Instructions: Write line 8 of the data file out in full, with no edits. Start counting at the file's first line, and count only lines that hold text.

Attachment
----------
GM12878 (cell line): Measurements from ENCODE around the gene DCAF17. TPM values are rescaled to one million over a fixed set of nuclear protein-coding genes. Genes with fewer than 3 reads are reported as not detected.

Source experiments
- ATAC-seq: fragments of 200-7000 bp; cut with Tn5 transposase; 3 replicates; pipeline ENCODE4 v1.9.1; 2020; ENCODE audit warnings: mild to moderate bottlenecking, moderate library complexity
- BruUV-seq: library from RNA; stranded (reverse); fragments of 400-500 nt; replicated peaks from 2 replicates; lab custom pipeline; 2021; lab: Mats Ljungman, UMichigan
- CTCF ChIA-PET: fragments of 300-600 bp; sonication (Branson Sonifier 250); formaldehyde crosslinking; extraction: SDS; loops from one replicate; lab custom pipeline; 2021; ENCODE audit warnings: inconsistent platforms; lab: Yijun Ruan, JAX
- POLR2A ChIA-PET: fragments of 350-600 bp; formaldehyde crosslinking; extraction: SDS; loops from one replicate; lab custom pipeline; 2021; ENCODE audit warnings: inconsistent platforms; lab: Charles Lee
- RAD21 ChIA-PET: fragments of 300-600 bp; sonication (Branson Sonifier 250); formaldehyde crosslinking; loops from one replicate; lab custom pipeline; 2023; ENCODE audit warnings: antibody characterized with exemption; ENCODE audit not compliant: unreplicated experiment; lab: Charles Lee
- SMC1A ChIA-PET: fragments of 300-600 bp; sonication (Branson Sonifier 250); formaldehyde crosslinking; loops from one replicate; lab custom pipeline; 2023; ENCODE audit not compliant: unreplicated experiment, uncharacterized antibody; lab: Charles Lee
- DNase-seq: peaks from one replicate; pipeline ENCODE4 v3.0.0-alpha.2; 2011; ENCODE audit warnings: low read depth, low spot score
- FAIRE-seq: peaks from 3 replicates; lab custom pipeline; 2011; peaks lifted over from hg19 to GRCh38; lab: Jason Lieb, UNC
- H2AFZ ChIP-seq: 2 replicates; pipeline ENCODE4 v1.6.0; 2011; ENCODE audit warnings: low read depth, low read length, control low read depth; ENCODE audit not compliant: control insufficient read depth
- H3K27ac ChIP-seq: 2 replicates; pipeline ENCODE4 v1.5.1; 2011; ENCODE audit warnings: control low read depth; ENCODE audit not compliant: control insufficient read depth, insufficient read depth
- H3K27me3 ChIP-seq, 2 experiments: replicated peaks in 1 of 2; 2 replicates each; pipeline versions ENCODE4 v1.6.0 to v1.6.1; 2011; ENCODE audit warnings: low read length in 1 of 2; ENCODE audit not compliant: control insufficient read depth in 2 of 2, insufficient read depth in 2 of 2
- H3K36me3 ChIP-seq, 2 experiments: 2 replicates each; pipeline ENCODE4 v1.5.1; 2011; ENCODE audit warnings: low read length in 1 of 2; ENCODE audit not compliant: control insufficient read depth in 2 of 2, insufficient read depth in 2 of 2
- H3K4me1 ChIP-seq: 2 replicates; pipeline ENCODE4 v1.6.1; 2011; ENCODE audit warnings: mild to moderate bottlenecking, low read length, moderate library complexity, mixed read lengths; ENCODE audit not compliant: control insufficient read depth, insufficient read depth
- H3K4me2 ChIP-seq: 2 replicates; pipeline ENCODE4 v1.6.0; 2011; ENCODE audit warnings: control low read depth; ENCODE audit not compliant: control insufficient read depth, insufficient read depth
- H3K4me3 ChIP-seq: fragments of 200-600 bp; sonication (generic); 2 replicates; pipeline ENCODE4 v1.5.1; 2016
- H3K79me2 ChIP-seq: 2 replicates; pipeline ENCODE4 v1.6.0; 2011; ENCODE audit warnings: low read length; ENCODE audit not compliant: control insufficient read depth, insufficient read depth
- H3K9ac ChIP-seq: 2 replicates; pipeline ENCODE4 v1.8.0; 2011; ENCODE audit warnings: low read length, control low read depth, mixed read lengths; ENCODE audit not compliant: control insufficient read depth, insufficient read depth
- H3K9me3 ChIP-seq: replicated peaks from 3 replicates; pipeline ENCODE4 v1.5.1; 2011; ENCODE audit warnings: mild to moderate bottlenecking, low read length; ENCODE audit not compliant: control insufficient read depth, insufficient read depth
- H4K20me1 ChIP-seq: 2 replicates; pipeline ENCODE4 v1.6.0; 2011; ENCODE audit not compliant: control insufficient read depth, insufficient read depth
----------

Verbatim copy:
- SMC1A ChIA-PET: fragments of 300-600 bp; sonication (Branson Sonifier 250); formaldehyde crosslinking; loops from one replicate; lab custom pipeline; 2023; ENCODE audit not compliant: unreplicated experiment, uncharacterized antibody; lab: Charles Lee